Add to this an odd ordinance concerning the railroad in the city confines. Apparently, no steam rail line was allowed to be constructed through the city, so in order to switch trains at the President Street Station on the east side of town, passengers had to travel the one-mile journey to the Camden Street Station on the west side in horse-drawn rail cars. This had already proved an issue in February 1861, when Lincoln was to go through Baltimore on his way to Washington. Little had changed. On April 18, 1861, Baltimore Mayor George W. Brown, a southern sympathizer, sent a strong letter of warning to President Lincoln:

            The people are exasperated to the highest degree by the passage of troops, and the citizens are universally decided in the opinion that no more should be ordered to come. The authorities…did their best to day [sic] to protect both strangers and   citizens and to prevent a collision, but [in] vain….it is my solemn duty to inform you that it is not possible for more soldiers to pass through Baltimore unless they   fight their way at every step.[3]

To which Secretary of War Simon Cameron replied:

            The President is informed that threats are made and measures taken by unlawful combinations of misguided citizens of Maryland to prevent by force the transit of U.S. troops across Maryland on their way pursuant to orders to the defense of this capital.[4]

Volunteers initially arrived from the northeast, responding to Lincoln’s call for a 75,000-man militia to serve for three months issued on April 15, 1961. Massachusetts was one of the first states to send men to the capital, but to get there, they had to travel through Baltimore. On April 17 the 6th Massachusetts Militia left Boston. They traveled through New York and Philadelphia among cheering crowds, and by April 19 were headed toward Baltimore. The Massachusetts men were aware of the city ordinance and already anticipated some slowing in their trip to Washington. They were aware that their rail cars would have to be pulled by horses along Pratt Street to the other side of the city.[5]However, sometime between leaving Philadelphia and arriving in Baltimore, the 6th’s colonel, Edward F. Jones, received information concerning the probability of resistance during the Baltimore transfer. According to his later report Col. Jones gave the following order to each car of volunteers:

            The regiment will march through Baltimore in column of sections, arms at will. You will undoubtedly be insulted, abused, and, perhaps, assaulted, to which you must pay no attention whatever, but march with your faces to the front, and pay no attention to the mob, even if they throw stones, bricks, or other missiles; but if  you are fired upon and any one of you is hit, your officers will order you to fire. Do not fire into any promiscuous crowds, but select, any man whom you may see aiming at you, and be sure you drop him.[6]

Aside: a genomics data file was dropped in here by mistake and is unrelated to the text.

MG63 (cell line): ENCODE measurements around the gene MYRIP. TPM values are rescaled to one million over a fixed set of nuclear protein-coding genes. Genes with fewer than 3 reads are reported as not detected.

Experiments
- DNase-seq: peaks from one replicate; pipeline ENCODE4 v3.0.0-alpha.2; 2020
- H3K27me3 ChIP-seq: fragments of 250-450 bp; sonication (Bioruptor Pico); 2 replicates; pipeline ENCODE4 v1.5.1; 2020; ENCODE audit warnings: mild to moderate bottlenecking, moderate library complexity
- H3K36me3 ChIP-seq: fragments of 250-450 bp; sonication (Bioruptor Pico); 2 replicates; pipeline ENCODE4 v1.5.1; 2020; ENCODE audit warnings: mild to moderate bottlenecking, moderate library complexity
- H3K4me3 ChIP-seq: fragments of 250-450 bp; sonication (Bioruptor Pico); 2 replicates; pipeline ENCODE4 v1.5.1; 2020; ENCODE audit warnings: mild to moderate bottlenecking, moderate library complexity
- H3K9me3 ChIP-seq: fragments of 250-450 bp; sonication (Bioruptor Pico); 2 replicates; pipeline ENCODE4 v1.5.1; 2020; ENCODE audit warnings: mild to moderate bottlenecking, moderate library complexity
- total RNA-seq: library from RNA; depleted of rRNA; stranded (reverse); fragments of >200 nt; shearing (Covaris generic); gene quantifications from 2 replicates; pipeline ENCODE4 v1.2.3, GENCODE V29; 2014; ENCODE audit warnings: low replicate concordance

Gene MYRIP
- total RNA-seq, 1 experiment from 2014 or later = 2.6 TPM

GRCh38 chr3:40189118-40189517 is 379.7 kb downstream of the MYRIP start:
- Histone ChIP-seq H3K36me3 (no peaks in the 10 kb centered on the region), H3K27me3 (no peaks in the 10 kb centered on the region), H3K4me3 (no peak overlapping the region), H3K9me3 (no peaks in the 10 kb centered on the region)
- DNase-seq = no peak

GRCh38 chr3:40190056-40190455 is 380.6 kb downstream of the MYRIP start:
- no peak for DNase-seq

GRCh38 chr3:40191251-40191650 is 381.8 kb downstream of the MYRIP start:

As the militia transfers were taking place, a large mob of plug-uglies*, anti-war supporters, and Confederate sympathizers blocked Pratt Street and attacked the train cars. When it was obvious that the transfer of men could no longer continue as planned, four companies (about 240 soldiers) exited their cars and, marching in formation, attempted to continue through the city. The mob followed the soldiers, causing damage to storefronts and attempting to block the Massachusetts men from reaching their destination. The rear companies of the 6th were attacked with “bricks, paving stones, and pistols.”[7]In response, and under orders, several soldiers fired into the crowd, beginning a giant street brawl referred to by Harper’s Weekly as “The Battle of Baltimore” that involved the 6th Massachusetts, the Baltimore police, and angry Baltimoreans.[8]

Battle of Baltimore Harper’s Weekly

By the time the soldiers got to Camden Station, the police had been able to block the crowd. This was not, however, in time to prevent several fatalities. Four soldiers and twelve civilians were killed in the riot. The soldiers were Corporal Sumner Henry Needham (Company I) and privates Luther C. Ladd, Addison Whitney, and Charles Taylor, (Company D).

Corporal Sumner Henry Needham

Corporal Sumner Henry Needham is considered to be the first casualty of the war, although civilians in a Union state killed him. He was thirty-three at the time of his death, and according to a Massachusetts history blog, he died from head wounds inflicted by a blow from a paving stone.[9]He died eight days later, on April 27. He was born in Bethel, Maine but resided in the city of Lawrence, Massachusetts for twelve years before he was inducted into the 6th Regiment of the Massachusetts Volunteer Infantry. At the time of his death, he was a corporal in Company I, having been a member for five years. On May 3 his body was brought back to Lawrence. He lay in state in the City Hall, where thousands of mourners passed by his coffin. The funeral ceremony was conducted by local clergy, and Needham was interred in what would become Bellevue Cemetery under a granite monument inscribed:

            By the City Government of Lawrence this monument is erected, to endear t0 posterity the memory of Sumner H. Needham, of company I, Sixth Regiment, M.V.M., who fell a victim to the passions of a Secession mob, during the passage    of the regiment through the streets of Baltimore, marching to the defense of the nation’s capital, on the memorable day of 19th of April, A.D., 1861. Aged 33. A loyal North, in common with his widow and only child, mourn his loss.[10]